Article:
950 years ago today in the early morning of September 28th 1066 Duke William of Normandy with a huge invasion force landed on Pevensey beach in Sussex almost unopposed. Only three days previously England's King Harold had defeated King Harald Hardrada of Norway at Stamford Bridge in Yorkshire, now he had to march his army some 200 miles south to engage William in what was to become the most famous battle in English history, the Battle of Hastings.
It had already been a very long year for both men. The death of King Edward the Confessor had caused a succession problem. William claimed the celibate Edward had pledged the crown to him and that he qualified as heir through bloodline by being the grandson of Edward's maternal uncle. After the death of his father, Harold, on the other hand, had become Edward's viceroy and although having no royal blood claimed Edward had granted him the throne as he lay dying, at which point he was approved by a meeting of the leading nobles of the country.
Harold's year had been fraught with the problem of defending the country against potential attacks from the north and the south. After his estranged brother Tostig had harried the English coastline in the Spring and early Summer his long wait for Duke William's invasion had meant his standing army along the south coast were running out of provisions and so he stood his troops down from coastal duty on September 8th. Within ten days Harald Hardrada was spotted sailing into the Humber and he deployed his forces on a long march north to counter the invasion fleet.
William, by contrast, had spent all Spring and Summer gathering troops, plotting strategy and building ships. By the time he landed at Pevensey it is likely that he did not know whether his opponent was to be King Harold or Harald Hardrada, nevertheless his campaign appears to have been meticulously planned. As dawn broke on the 28th September William sat on the deck of his ship, the Mora, eating a hearty breakfast as the rest of his fleet gathered around just off the Sussex coast.
One particular story tells of how William stepped from his ship, slipped and fell on his hands and knees - those around him saw this as a bad omen, yet he recovered and in getting back on his feet he held two fists full of earthen sand and exclaimed, "see, my lords, by the splendor of God, I have taken possession of England with both my hands. It is now mine, and what is mine is yours."The long beach at Pevensey was ideal for the landing of many men and horses and his troops immediately set about building a wooden fortification within the old Roman fort.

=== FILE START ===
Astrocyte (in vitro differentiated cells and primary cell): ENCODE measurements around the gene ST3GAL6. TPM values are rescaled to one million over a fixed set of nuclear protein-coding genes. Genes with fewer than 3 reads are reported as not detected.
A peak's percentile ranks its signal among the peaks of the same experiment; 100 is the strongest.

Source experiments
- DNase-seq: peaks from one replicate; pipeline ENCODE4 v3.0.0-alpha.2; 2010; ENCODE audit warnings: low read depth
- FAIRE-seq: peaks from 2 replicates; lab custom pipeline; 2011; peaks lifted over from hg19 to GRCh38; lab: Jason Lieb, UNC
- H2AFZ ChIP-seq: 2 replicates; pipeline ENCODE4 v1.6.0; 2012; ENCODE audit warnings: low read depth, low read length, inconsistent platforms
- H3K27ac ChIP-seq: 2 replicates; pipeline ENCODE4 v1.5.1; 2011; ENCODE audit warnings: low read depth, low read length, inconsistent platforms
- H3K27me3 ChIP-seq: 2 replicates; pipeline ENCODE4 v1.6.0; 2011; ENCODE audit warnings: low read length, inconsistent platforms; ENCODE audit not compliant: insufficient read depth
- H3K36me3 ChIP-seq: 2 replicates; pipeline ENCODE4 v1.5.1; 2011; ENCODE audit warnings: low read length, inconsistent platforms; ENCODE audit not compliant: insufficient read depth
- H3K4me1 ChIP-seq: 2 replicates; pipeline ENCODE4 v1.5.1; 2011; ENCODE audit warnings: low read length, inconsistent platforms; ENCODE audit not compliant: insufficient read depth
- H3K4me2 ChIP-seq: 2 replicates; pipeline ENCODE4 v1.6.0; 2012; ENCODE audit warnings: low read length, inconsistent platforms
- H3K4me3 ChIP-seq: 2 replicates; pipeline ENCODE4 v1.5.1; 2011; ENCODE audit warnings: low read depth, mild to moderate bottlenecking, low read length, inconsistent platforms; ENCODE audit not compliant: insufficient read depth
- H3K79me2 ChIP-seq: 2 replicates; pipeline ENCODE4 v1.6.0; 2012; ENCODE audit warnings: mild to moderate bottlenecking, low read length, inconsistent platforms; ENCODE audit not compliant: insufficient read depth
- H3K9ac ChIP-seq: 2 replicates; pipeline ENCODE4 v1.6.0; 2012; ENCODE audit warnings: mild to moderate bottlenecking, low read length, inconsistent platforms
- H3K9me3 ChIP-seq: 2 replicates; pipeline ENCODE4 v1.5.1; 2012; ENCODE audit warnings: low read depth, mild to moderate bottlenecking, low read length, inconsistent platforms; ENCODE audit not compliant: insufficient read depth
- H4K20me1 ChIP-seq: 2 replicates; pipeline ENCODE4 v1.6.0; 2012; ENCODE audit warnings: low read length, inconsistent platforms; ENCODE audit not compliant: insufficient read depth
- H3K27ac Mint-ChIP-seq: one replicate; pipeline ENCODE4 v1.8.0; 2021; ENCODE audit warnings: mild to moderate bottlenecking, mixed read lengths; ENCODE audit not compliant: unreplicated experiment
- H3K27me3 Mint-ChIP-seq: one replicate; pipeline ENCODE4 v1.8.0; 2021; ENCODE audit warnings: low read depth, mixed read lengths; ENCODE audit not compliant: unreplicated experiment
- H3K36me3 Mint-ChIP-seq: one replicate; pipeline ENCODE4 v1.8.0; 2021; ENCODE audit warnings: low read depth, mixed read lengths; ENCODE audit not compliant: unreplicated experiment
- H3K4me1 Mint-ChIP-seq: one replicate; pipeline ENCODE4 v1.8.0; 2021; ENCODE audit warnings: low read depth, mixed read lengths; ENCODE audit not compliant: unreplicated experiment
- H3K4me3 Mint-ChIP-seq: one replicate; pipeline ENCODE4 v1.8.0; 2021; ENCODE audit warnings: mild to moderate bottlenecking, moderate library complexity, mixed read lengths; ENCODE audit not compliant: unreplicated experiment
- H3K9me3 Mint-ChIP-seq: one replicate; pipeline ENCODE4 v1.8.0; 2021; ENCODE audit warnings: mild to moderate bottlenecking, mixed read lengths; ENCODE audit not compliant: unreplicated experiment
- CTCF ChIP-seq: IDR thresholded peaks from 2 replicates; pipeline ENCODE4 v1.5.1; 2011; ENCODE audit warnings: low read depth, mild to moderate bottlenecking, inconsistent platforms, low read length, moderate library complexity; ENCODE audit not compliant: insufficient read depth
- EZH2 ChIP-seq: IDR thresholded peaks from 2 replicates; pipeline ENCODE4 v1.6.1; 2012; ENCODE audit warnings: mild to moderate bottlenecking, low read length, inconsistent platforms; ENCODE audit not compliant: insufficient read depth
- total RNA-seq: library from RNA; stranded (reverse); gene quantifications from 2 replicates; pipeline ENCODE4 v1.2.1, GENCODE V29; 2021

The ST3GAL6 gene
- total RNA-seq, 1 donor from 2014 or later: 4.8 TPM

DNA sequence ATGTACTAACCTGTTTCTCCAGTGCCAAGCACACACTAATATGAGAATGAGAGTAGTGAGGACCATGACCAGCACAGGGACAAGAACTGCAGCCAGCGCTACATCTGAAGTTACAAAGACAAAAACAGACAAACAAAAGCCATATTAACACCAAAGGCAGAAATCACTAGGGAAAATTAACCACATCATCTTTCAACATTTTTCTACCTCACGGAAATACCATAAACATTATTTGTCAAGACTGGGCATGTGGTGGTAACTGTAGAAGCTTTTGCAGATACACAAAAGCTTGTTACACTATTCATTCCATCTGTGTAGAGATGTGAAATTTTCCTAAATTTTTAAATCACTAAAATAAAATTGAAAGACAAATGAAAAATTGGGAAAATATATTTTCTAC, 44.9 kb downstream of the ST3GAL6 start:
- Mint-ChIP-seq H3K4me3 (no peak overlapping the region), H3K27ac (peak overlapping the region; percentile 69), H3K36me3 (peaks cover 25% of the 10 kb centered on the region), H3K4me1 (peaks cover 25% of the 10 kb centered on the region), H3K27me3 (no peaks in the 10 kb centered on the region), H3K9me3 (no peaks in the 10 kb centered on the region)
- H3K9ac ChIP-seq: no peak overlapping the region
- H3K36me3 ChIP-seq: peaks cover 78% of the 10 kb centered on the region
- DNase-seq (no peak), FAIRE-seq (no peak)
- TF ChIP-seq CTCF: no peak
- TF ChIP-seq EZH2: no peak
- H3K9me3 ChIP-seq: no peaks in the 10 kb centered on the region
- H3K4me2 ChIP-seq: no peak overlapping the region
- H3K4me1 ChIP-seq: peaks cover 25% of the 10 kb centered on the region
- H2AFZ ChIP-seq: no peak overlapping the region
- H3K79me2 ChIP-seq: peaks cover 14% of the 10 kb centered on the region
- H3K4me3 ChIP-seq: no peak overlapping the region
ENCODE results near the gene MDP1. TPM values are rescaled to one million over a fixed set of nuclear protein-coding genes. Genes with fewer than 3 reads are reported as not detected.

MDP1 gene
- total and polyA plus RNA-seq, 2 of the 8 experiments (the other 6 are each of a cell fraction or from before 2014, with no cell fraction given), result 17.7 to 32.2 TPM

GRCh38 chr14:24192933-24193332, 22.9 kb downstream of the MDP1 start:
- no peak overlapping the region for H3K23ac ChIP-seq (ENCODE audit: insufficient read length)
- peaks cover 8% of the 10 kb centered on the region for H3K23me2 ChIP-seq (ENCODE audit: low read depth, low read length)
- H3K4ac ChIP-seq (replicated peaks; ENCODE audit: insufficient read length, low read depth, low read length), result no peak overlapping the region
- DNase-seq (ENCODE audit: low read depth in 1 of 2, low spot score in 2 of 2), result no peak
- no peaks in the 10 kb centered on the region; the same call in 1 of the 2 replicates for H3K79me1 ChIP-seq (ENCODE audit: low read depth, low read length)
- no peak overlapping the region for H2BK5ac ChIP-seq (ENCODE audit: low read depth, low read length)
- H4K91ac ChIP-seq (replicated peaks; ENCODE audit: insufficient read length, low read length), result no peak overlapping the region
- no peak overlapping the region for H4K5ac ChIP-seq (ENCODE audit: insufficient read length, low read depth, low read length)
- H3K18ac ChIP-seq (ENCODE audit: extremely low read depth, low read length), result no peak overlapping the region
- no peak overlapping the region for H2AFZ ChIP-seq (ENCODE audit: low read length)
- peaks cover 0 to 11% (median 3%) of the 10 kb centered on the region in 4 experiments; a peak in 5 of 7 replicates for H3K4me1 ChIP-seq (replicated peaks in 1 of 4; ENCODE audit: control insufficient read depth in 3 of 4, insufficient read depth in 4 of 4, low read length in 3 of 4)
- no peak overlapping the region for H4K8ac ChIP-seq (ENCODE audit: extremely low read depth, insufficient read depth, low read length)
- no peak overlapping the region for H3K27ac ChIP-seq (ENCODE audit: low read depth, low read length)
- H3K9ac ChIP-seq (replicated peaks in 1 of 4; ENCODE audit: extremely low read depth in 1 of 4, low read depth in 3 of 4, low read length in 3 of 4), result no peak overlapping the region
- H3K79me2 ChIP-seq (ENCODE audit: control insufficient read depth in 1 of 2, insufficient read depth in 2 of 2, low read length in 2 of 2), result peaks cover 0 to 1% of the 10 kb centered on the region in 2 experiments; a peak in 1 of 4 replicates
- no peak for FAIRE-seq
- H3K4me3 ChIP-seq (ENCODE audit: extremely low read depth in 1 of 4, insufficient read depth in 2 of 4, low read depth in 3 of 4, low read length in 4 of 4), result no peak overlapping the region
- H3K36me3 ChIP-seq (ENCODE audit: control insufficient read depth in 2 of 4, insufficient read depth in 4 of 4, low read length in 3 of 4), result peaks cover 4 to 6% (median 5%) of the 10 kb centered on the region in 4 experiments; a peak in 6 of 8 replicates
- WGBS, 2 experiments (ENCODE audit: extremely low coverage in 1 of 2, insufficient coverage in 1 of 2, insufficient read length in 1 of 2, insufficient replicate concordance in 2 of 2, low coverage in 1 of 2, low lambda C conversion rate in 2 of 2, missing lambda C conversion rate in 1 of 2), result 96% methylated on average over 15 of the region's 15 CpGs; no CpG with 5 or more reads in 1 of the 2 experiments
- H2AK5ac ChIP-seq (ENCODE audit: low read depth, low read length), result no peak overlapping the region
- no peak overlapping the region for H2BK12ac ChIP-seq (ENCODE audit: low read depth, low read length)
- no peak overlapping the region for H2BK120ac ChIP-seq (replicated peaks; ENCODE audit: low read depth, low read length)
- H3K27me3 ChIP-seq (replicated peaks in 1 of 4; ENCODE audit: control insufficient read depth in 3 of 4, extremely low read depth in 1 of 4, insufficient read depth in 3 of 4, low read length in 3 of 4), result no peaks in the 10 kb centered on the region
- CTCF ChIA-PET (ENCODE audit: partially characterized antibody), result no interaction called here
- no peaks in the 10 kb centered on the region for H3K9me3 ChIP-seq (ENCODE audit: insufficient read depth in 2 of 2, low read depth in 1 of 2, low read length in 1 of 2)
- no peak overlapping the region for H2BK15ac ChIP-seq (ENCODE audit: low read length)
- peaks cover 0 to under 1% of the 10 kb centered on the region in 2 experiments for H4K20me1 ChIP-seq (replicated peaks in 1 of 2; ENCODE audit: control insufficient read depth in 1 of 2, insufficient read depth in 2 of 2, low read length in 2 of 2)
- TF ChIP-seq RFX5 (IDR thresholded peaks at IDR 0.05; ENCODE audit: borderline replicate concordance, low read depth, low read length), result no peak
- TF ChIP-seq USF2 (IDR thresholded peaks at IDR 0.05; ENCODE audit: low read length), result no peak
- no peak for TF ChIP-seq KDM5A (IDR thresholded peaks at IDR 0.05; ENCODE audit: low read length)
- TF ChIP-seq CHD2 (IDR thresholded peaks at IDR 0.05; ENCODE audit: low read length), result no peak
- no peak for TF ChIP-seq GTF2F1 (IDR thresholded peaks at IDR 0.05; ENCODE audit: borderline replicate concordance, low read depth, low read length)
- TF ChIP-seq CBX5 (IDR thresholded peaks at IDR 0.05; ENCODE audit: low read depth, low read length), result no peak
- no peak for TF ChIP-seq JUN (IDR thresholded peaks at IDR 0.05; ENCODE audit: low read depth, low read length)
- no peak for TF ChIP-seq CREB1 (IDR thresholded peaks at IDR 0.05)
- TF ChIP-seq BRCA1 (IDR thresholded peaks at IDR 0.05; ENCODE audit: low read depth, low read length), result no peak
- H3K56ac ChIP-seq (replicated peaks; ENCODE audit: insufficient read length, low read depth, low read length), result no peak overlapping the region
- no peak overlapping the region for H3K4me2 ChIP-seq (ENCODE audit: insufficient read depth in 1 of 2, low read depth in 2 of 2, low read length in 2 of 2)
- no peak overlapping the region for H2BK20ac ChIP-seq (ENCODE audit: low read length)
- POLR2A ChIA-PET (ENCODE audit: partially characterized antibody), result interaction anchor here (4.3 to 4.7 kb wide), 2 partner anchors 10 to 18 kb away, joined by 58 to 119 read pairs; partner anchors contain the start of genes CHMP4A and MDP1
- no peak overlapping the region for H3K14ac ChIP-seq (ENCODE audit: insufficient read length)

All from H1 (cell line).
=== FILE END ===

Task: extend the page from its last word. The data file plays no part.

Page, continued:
Harold was probably still in York when he heard of William's arrival on the south coast. John of Worcester claims he was busy restoring his depleted troops. His long, arduous march south saw him, no doubt, enlist fresh troops for the battle ahead. It is likely at this point that he arrived in Hereward country at Peterborough and called upon the services of Abbot Leofric who we know fought alongside him against the Conqueror. Unfortunately for Harold Hereward was at that time working abroad as a mercenary soldier after being exiled from England by Edward the Confessor some years earlier. By October 6th Harold had reached London where he began gathering his forces for a major assault on the invader.
For William there had been a testing channel crossing but no great battle or long marches. The day after he landed at Pevensey he moved the majority of his army to Hastings where another fortification was set up on a peninsular which offered a good harbour for his fleet and a strong defensive position should he have to retreat to his ships in the face of an English onslaught. While many of his men harried the surrounding countryside William made no attempt to move out of his defensive position at Hastings and the scene was set for a battle that rings as true in the English psyche today as it did 950 years ago.
Harold - The Last Anglo-Saxon King by Ian W. Walker
William the Conqueror by David C. Douglas
The Normans - History of a Dynasty by David Crouch
Image: 1). King William I statue on Lichfield Cathedral. 2). Duke William lands at Pevensey and his men ravage the Sussex countryside from the Bayeux Tapestry.